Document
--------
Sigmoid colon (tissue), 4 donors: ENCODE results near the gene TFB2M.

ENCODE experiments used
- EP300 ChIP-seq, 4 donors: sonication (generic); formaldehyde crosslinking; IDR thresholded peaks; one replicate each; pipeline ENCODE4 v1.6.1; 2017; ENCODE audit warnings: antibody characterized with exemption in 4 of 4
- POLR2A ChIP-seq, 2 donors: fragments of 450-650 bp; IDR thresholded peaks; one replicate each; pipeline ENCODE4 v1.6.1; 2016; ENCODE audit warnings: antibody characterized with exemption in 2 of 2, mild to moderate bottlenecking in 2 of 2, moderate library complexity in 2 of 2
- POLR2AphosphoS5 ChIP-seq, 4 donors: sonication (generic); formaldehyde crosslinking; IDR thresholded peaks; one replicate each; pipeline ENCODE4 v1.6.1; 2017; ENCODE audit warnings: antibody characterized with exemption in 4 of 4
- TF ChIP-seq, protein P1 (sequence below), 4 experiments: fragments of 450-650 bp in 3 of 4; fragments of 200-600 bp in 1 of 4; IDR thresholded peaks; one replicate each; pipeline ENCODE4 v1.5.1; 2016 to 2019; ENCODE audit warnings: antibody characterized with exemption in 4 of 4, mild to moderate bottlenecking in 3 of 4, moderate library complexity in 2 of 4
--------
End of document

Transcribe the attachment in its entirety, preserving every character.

Sigmoid colon (tissue), 4 donors: ENCODE results near the gene TFB2M.

ENCODE experiments used
- EP300 ChIP-seq, 4 donors: sonication (generic); formaldehyde crosslinking; IDR thresholded peaks; one replicate each; pipeline ENCODE4 v1.6.1; 2017; ENCODE audit warnings: antibody characterized with exemption in 4 of 4
- POLR2A ChIP-seq, 2 donors: fragments of 450-650 bp; IDR thresholded peaks; one replicate each; pipeline ENCODE4 v1.6.1; 2016; ENCODE audit warnings: antibody characterized with exemption in 2 of 2, mild to moderate bottlenecking in 2 of 2, moderate library complexity in 2 of 2
- POLR2AphosphoS5 ChIP-seq, 4 donors: sonication (generic); formaldehyde crosslinking; IDR thresholded peaks; one replicate each; pipeline ENCODE4 v1.6.1; 2017; ENCODE audit warnings: antibody characterized with exemption in 4 of 4
- TF ChIP-seq, protein P1 (sequence below), 4 experiments: fragments of 450-650 bp in 3 of 4; fragments of 200-600 bp in 1 of 4; IDR thresholded peaks; one replicate each; pipeline ENCODE4 v1.5.1; 2016 to 2019; ENCODE audit warnings: antibody characterized with exemption in 4 of 4, mild to moderate bottlenecking in 3 of 4, moderate library complexity in 2 of 4